Close your eyes and imagine sitting down to meet with your mentor. What are you working on? Is your mentor a friend, a teacher, a boss or something else altogether? If you’re like most people — mentors and mentees alike — you’re not really sure what’s going to happen. That’s because mentorship is a sticky thing. It’s difficult to define.
Sure, the dictionary defines mentor as a “wise and trusted counselor or teacher.” But how does that translate into the real world?
Do you choose a mentor and show up one day to ask “Hey, help me with this will you?” Or do you wait for someone to come to you and say “I am your mentor. I will give you advice”? Nope, mentoring relationships grow gradually, sometimes years later a dawning realization creeps up on you. “Oh yes, you’ve always been my mentor. I didn’t realize it until now.”
Even so, no one mentor can meet every need. No one person knows everything, and it would be too much responsibility to even expect it. That’s why it’s important to reach out to many people so you can learn and grow in your writing career.
In no particular order, I give you the five kinds of mentors every writer needs.
The Mentor Who Pushes You Out of Your Comfort Zone
That’s what Ms. Oliver did for me. From the minute she walked into our eighth-grade class, we knew she wouldn’t take any shit. There was no way to copy homework or skip the readings. She forced us to examine our opinions and back them up in writing. “Is that what you believe, Ms. Shulman? Are you sure?” I slumped in my seat, shuffled my feet. Did I really mean what I said? I didn’t know.
The day after a parent-teacher conference, she asked me to stay after class. “What?” I wondered. “I hear you’re bored in my class,” she related her meeting with my mom. “Let’s see if we can do something about that.”
“I can’t believe you did that,” I whined to at my mom. “Now I owe her a whole extra paper every single week.”
My parents didn’t believe Ms. Oliver was out to punish me. I wasn’t so sure. I couldn’t copy from an encyclopedia like other classes. She made me verify every statement I wrote through rational argument or support from other writers.
Yet, I enjoyed choosing my own topics, and she let me write in whatever style I wanted. In return, she asked questions, asked me to deepen my argument, lent me books that might be useful. She treated my works as if she actually wanted to read what I had to say.
I loved writing those papers for her class. Never before had anyone treated my written opinions as if they mattered.
The Mentor Who Teaches You Skills
Nancy Kline Piore had been places and done things. She traveled, spoke fluent French and when she talked literature, I didn’t understand. Oh, I had so much to learn. So there I sat, wide-eyed and overwhelmed in my first-year college writing seminar. The goal of her class? To teach us to write college level papers.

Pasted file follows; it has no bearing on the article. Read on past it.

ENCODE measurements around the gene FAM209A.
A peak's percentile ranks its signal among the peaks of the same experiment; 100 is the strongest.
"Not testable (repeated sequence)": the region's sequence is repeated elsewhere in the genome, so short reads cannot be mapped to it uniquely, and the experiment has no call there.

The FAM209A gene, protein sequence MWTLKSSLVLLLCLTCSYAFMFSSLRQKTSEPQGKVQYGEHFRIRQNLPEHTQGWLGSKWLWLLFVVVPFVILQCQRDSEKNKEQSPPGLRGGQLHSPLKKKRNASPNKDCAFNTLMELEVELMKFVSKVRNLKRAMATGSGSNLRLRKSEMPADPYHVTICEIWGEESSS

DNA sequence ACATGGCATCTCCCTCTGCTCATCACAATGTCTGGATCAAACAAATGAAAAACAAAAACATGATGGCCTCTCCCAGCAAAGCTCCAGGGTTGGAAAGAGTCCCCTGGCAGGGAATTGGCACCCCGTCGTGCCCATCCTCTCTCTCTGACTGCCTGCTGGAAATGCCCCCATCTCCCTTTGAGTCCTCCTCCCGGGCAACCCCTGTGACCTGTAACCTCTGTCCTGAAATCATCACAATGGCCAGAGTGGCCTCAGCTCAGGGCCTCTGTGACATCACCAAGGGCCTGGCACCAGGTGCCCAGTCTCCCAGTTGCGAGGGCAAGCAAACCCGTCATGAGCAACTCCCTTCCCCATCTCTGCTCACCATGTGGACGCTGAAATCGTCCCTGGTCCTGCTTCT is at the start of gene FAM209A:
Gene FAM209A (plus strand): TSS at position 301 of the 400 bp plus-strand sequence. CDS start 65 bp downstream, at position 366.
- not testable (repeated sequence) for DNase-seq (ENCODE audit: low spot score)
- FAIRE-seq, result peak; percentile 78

“We’re going to do an explication,” she announced one day. “You’re going to love this.” I nodded my head along with everyone else as if I knew how to explicate a text. We chose one paragraph of a book from class and line-by-line analyzed it Once the analysis was finished, we then placed the paragraph in context with the rest of the book and show how that short piece represents the narrative as a whole.
Good lord, how does one do that?
At first, I just summarized the paragraph. No, that wasn’t right. Analysis. I pored over those stupid words. Every time I thought I had a clue, the strands of whatever ideas slipped away and my eyes would blur in frustration.
Explications, pastiches, literary analysis, annotated bibliographies and class discussions forced us to see beyond the story to the themes, histories, and patterns of literature. It is these patterns, by the way, that help you when you write a book. Without seeing the shape of your book, it’s impossible to craft a working structure.
Nancy also taught me to trust in my own writing process.
If you’ve ever attended a workshop of mine, this will sound familiar. Writing doesn’t spring fully-formed from your head. Instead, you add, create, edit, free write and use all those tools to move a bit at a time toward a final piece of writing. Along the way, you’ll fear you’re not good enough. You’ll lose confidence that no one wants to read what you’re saying. You’ll nitpick every word wondering if this is perhaps the right one, the wrong one, the one that unveils you as the failure you really are.
Of course, when it was time for me to name my online writing academy, the one where I teach writing skills as well as how to make a living as a writer, it was a no-brainer to call it The Writer’s Process.
The Mentor Who Gives Honest (Gentle) Criticism